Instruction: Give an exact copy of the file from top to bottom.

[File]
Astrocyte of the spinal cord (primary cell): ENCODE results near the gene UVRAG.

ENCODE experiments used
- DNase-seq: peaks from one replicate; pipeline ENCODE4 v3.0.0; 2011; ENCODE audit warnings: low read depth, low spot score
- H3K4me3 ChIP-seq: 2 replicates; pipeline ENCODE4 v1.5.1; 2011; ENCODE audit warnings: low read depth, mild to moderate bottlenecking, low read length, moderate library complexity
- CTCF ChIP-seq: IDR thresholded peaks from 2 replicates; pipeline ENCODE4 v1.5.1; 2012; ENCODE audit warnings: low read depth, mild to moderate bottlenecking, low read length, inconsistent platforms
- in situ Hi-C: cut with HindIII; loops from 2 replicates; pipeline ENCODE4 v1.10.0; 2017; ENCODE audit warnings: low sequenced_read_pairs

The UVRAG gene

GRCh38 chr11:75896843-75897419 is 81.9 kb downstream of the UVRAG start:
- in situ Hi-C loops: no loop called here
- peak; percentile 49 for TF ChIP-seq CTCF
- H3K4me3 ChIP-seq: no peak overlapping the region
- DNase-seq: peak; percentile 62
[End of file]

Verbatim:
Astrocyte of the spinal cord (primary cell): ENCODE results near the gene UVRAG.

ENCODE experiments used
- DNase-seq: peaks from one replicate; pipeline ENCODE4 v3.0.0; 2011; ENCODE audit warnings: low read depth, low spot score
- H3K4me3 ChIP-seq: 2 replicates; pipeline ENCODE4 v1.5.1; 2011; ENCODE audit warnings: low read depth, mild to moderate bottlenecking, low read length, moderate library complexity
- CTCF ChIP-seq: IDR thresholded peaks from 2 replicates; pipeline ENCODE4 v1.5.1; 2012; ENCODE audit warnings: low read depth, mild to moderate bottlenecking, low read length, inconsistent platforms
- in situ Hi-C: cut with HindIII; loops from 2 replicates; pipeline ENCODE4 v1.10.0; 2017; ENCODE audit warnings: low sequenced_read_pairs

The UVRAG gene

GRCh38 chr11:75896843-75897419 is 81.9 kb downstream of the UVRAG start:
- in situ Hi-C loops: no loop called here
- peak; percentile 49 for TF ChIP-seq CTCF
- H3K4me3 ChIP-seq: no peak overlapping the region
- DNase-seq: peak; percentile 62